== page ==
a raster-type path). An abundant source of surfaces could be HO
            or larger scale locomotives and rolling stock (assuming they're
            accurate to begin with). The files could represent something as
            simple as a brass bell, or as complex as Yuji's entire Big Boy.
            Data files for models could be built up from contributions from
            multiple manufacturers and customers, perhaps from parts
            libraries built up by everyone.

            - I think it would be fantastic if everyone on this list with access to
            a computer (I hope that includes everyone on the list, except
            perhaps former neighbors of the Unibomber) generated some
            portion of a 3-D model for a particular locomotive, piece of rolling
            stock, or structure that everyone would want to have (it could
            become our signature icon - in the physical, not computer
            graphics, sense - to be proudly shown at model railroad events
            - can you spell NTS 2004 Seattle? - and that new members of
            the list could obtain as a welcome-aboard gift at cost, if they
            weren't capable of producing it themselves). We would need to
            work out the intellectual property issues, but I would suggest
            something like the GNU Public License (GPL) Copyleft, where
            the data files are copyrighted and placed in the public domain so
            that everyone can benefit from them, and no one can control
            dissemination of them except those who produce them.

            - Customers who have CNC-compatible equipment (lathes and
            milling machines are both necessary to produce all parts) could
            experiment with manufacturing parts from shared data files at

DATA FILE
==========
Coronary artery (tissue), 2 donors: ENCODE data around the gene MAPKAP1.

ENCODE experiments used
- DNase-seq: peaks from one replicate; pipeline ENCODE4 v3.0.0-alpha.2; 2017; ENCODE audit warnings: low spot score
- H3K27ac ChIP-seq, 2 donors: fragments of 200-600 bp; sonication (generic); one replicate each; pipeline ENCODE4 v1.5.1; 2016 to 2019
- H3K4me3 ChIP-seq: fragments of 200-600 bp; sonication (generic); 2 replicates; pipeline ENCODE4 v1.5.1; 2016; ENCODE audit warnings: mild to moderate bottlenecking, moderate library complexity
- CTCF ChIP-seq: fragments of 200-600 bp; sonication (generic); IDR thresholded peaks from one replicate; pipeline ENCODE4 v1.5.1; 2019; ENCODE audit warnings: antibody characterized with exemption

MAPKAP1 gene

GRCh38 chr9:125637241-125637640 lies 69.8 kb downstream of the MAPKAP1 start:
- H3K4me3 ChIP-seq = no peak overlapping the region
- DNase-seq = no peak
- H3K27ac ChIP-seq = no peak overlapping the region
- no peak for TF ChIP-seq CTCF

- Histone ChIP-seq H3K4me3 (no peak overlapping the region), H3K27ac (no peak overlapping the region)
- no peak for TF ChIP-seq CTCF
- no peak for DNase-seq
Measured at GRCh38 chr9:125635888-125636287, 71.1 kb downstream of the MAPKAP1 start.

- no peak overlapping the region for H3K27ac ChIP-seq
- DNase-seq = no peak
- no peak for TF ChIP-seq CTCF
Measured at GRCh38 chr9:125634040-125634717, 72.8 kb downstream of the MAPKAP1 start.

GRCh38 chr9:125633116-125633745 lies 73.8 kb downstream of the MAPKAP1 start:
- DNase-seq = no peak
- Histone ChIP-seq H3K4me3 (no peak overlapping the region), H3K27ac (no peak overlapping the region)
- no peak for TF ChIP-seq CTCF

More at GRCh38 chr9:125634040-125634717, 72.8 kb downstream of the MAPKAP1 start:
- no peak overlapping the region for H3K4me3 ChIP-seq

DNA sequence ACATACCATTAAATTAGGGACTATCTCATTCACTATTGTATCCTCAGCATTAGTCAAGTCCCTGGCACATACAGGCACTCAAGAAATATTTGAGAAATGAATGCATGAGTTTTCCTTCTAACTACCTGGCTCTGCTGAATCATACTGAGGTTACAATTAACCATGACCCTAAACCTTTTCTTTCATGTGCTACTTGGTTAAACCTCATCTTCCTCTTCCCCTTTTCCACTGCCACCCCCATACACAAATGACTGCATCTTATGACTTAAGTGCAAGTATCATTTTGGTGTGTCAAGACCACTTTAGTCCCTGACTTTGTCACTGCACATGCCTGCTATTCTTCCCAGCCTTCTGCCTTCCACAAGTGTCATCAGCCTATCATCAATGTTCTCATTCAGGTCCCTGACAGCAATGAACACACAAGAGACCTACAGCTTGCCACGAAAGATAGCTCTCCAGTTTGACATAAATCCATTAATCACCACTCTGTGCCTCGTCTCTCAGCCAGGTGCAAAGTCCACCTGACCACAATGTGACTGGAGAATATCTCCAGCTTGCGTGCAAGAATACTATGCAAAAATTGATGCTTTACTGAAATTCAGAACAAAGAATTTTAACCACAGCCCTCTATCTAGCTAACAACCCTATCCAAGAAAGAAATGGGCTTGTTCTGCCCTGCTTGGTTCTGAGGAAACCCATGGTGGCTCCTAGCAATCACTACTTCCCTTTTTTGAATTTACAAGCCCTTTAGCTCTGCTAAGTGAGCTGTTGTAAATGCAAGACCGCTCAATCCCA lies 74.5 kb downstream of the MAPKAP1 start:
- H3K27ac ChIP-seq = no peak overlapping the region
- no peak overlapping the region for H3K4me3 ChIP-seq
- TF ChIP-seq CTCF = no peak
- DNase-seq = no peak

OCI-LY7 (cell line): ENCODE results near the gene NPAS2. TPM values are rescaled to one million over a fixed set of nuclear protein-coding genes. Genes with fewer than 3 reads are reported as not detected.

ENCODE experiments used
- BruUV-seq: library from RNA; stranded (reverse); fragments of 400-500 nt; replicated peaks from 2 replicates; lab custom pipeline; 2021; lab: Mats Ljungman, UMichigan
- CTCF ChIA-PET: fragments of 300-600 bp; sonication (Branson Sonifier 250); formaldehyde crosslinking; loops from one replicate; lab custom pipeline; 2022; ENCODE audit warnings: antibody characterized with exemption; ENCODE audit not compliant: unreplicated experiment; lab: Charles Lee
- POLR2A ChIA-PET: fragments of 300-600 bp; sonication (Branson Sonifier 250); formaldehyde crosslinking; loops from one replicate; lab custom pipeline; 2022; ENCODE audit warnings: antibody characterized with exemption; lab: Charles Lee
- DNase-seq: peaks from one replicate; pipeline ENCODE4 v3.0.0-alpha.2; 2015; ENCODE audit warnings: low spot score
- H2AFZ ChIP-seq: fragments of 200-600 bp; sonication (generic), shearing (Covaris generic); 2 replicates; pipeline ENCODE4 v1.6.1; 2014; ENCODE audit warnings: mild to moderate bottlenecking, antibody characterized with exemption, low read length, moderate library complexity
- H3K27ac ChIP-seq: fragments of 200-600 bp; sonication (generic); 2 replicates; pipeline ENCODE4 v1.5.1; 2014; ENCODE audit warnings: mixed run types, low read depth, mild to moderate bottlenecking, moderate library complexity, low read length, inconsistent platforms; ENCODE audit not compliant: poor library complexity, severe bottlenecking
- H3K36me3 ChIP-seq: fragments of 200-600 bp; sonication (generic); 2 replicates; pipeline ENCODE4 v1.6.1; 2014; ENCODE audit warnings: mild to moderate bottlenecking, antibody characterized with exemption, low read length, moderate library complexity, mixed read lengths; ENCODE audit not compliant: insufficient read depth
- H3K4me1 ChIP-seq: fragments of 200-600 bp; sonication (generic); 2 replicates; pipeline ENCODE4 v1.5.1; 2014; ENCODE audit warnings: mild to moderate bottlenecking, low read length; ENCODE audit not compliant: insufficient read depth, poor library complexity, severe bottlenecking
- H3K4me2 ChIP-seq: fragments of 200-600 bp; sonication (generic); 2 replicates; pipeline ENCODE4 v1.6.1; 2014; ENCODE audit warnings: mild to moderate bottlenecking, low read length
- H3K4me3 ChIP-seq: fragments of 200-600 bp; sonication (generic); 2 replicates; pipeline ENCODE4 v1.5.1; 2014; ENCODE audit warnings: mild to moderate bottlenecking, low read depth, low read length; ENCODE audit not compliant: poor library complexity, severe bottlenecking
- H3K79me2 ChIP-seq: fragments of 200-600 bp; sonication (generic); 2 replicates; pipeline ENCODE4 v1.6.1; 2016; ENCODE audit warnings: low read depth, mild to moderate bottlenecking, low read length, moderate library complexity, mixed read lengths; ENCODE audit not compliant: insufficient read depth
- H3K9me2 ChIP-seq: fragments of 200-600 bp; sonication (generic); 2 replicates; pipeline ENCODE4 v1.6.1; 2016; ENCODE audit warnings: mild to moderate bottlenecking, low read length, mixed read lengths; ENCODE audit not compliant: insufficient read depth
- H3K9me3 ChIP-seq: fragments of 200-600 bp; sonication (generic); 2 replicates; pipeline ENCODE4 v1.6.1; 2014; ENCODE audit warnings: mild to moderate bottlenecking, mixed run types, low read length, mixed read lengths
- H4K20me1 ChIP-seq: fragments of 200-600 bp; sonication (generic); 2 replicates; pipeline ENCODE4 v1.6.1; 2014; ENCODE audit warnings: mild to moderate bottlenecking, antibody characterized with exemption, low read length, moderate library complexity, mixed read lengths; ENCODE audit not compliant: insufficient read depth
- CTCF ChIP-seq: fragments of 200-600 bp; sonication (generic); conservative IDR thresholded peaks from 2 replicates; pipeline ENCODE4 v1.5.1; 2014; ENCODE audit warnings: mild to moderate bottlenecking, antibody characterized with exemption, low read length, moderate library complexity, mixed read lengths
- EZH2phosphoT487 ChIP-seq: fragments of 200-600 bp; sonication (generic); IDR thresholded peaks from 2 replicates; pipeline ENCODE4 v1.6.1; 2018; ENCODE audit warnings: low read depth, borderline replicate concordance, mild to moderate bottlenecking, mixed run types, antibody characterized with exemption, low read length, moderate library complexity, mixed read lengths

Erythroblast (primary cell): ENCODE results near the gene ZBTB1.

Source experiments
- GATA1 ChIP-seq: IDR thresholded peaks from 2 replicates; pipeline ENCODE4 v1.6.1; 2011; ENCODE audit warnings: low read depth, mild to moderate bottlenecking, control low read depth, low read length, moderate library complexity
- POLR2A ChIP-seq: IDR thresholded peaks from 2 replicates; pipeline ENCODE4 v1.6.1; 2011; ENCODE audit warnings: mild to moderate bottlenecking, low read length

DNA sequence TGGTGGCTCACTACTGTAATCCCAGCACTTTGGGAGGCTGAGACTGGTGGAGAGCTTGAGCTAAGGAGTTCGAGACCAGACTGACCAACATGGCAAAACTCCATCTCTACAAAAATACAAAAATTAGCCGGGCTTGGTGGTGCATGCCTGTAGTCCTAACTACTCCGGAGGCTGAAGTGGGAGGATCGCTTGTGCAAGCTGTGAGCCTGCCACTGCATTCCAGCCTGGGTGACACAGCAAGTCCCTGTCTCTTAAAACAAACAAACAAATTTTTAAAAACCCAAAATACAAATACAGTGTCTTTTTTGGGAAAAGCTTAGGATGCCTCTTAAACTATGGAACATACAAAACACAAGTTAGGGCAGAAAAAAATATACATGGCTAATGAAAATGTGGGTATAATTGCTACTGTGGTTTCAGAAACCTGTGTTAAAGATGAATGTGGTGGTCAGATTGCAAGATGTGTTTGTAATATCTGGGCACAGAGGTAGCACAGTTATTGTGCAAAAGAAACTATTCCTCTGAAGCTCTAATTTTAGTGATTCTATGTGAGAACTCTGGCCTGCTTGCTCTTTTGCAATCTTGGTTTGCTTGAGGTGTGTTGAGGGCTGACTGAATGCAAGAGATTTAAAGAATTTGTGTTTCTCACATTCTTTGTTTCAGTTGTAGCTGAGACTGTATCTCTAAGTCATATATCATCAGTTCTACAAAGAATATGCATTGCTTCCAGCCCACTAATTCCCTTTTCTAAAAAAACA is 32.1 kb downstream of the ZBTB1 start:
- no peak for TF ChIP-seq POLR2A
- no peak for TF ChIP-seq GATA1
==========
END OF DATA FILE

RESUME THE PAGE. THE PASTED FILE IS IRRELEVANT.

whatever level of accuracy/detail/quality their equipment is
            capable of producing. They could do this for themselves and
            other customers.

            - Manufacturers who have CNC-compatible equipment could
            generate parts at higher levels of accuracy/detail/quality for
            whatever prices the market will bear, perhaps on a sliding scale
            according to how much time/effort is required.

            - Any part/product/tooling could be data-modeled and produced,
            for locomotives, rolling stock, track, ties, turnouts,
            people/animals, structures, injection and resin masters/molds,
            lost-wax/plastic/wood/metal masters for metal castings ... Can
            you hear me now? Good!


            And here's what I AM NOT proposing:

            - Putting anyone out of business - in fact, I'm trying to come up
            with a way to expand our market, to the benefit of manufacturers
            (especially those producing smaller numbers of higher-quality
            products) and customers.

            - Forcing anyone to go out and buy any equipment - there are
            probably already enough of us with access to the appropriate
            computer and fabrication equipment/software to produce more
            parts than everyone on the list could assemble over our
            lifetimes, especially if this becomes a primarily automated
            process.

            - Excessively raising the hopes and expectations of anyone - I
            will be the first to admit that I spend a lot of time thinking outside
            of the box, and sometimes the box is a 12-dimensional
            hypercube that, in an earlier age, would have gotten me tossed
            into a well-padded cell for treatment of psychoses, or a dungeon
            for heresy. However, it was once thought that the world was flat,
            blood-letting was the best way to treat diseases, electric lights
            were an impractical curiosity (it took Edison decades to get
            electric power generation and distribution to become
            widespread in New York alone), the speed of sound couldn't be
            exceeded (many scientists were genuinely concerned it would
            result in certain death to the pilot, in the unlikely event the aircraft
            could survive structurally), and that no one could ever walk on the
            Moon, much less return to Earth to talk about it. My idea is
            probably on the order of the pet rock, but hey, a lot of people